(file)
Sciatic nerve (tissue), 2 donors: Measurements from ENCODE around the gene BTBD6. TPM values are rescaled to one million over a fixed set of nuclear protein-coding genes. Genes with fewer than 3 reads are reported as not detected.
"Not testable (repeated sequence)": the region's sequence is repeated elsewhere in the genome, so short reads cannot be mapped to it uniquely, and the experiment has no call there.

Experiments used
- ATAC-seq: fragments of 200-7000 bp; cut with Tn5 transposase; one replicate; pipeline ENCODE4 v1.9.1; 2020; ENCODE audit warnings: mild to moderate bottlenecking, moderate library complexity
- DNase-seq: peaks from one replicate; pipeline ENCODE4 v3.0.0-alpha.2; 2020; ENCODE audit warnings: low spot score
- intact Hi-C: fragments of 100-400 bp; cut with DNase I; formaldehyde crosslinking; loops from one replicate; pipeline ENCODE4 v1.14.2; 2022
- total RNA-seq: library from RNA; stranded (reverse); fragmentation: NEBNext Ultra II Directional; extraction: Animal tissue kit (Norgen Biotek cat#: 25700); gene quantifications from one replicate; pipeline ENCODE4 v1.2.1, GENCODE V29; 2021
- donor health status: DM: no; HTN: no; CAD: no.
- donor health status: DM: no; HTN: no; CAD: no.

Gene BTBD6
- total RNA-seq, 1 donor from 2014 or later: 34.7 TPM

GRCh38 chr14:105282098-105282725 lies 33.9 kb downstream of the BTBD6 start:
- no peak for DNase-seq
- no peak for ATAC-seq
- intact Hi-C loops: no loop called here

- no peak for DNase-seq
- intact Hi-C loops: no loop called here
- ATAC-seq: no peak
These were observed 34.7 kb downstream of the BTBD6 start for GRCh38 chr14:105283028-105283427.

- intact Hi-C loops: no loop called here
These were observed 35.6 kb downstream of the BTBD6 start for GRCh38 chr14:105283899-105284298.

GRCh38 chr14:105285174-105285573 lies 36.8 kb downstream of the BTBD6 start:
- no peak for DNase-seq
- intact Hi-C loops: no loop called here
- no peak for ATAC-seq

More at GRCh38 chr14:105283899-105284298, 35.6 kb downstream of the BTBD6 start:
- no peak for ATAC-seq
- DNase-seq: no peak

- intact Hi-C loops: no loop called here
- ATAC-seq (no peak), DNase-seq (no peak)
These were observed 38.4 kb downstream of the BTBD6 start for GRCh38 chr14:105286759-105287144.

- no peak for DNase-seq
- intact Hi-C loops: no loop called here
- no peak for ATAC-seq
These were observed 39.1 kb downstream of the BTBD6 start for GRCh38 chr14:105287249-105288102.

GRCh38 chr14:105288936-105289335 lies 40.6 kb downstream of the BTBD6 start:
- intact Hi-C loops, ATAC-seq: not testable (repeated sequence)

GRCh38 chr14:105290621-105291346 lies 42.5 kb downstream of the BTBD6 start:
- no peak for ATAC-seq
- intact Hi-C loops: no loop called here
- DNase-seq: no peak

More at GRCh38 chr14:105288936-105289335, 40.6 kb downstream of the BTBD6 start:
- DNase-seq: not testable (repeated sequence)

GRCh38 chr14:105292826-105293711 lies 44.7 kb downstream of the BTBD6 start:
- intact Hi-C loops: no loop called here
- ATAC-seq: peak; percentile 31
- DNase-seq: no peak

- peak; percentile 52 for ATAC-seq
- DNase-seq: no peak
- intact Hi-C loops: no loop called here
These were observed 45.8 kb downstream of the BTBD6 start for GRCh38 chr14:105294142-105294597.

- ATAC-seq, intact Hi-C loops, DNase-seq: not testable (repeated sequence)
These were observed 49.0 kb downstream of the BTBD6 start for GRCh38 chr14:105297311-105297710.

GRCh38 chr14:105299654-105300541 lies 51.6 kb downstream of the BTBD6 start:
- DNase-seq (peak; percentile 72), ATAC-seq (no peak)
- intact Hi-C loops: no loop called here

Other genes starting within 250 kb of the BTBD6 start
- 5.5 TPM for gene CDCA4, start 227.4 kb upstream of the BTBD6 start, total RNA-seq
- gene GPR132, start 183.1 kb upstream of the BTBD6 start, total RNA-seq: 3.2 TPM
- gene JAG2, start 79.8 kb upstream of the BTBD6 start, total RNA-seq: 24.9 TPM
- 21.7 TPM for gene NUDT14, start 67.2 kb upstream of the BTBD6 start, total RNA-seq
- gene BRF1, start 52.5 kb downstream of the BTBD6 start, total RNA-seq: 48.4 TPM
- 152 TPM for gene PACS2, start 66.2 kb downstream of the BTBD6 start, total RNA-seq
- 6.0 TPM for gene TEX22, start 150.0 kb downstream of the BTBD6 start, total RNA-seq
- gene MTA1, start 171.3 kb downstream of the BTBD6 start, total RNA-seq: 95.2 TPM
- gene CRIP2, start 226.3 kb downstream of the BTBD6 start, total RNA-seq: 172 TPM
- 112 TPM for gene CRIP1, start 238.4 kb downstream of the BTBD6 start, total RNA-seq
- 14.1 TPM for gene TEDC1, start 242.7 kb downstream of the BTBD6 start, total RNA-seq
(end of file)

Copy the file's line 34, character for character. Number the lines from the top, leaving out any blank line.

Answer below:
- no peak for ATAC-seq